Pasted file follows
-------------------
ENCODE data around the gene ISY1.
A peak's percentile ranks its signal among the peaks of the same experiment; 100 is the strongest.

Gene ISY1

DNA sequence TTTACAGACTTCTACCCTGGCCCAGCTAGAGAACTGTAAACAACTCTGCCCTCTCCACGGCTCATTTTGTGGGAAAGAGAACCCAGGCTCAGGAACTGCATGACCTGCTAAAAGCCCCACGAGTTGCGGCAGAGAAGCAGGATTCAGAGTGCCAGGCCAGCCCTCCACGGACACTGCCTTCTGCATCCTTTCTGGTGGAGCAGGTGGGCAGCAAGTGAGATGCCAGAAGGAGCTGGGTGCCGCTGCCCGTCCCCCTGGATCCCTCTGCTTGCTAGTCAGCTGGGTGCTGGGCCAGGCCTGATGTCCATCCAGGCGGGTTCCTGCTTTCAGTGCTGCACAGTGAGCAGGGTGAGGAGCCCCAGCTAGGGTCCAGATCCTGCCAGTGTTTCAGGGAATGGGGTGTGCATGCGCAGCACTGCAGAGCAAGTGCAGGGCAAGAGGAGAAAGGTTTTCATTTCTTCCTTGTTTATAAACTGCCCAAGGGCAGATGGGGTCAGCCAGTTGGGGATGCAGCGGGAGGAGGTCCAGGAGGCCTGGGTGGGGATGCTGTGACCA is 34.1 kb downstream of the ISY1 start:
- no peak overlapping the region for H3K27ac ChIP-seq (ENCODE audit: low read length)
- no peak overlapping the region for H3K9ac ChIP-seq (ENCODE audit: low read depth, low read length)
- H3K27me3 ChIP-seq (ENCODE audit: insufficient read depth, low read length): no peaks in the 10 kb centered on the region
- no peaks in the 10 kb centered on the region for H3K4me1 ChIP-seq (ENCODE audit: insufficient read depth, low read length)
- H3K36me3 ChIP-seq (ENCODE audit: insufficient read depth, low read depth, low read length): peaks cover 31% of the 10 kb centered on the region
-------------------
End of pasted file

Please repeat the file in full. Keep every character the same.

ENCODE data around the gene ISY1.
A peak's percentile ranks its signal among the peaks of the same experiment; 100 is the strongest.

Gene ISY1

DNA sequence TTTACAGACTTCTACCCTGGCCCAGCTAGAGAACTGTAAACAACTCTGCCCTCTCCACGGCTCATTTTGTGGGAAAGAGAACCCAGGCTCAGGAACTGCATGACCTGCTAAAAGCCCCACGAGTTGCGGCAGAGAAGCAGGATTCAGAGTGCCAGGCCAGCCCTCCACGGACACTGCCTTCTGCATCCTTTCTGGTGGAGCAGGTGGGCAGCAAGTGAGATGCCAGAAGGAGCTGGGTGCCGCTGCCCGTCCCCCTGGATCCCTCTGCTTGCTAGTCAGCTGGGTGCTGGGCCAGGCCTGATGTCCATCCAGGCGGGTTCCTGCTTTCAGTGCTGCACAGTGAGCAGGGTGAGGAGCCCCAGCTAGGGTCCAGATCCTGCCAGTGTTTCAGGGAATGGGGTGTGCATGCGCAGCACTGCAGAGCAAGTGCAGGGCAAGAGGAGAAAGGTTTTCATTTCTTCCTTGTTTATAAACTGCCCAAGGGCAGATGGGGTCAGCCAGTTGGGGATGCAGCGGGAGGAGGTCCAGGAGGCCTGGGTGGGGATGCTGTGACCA is 34.1 kb downstream of the ISY1 start:
- no peak overlapping the region for H3K27ac ChIP-seq (ENCODE audit: low read length)
- no peak overlapping the region for H3K9ac ChIP-seq (ENCODE audit: low read depth, low read length)
- H3K27me3 ChIP-seq (ENCODE audit: insufficient read depth, low read length): no peaks in the 10 kb centered on the region
- no peaks in the 10 kb centered on the region for H3K4me1 ChIP-seq (ENCODE audit: insufficient read depth, low read length)
- H3K36me3 ChIP-seq (ENCODE audit: insufficient read depth, low read depth, low read length): peaks cover 31% of the 10 kb centered on the region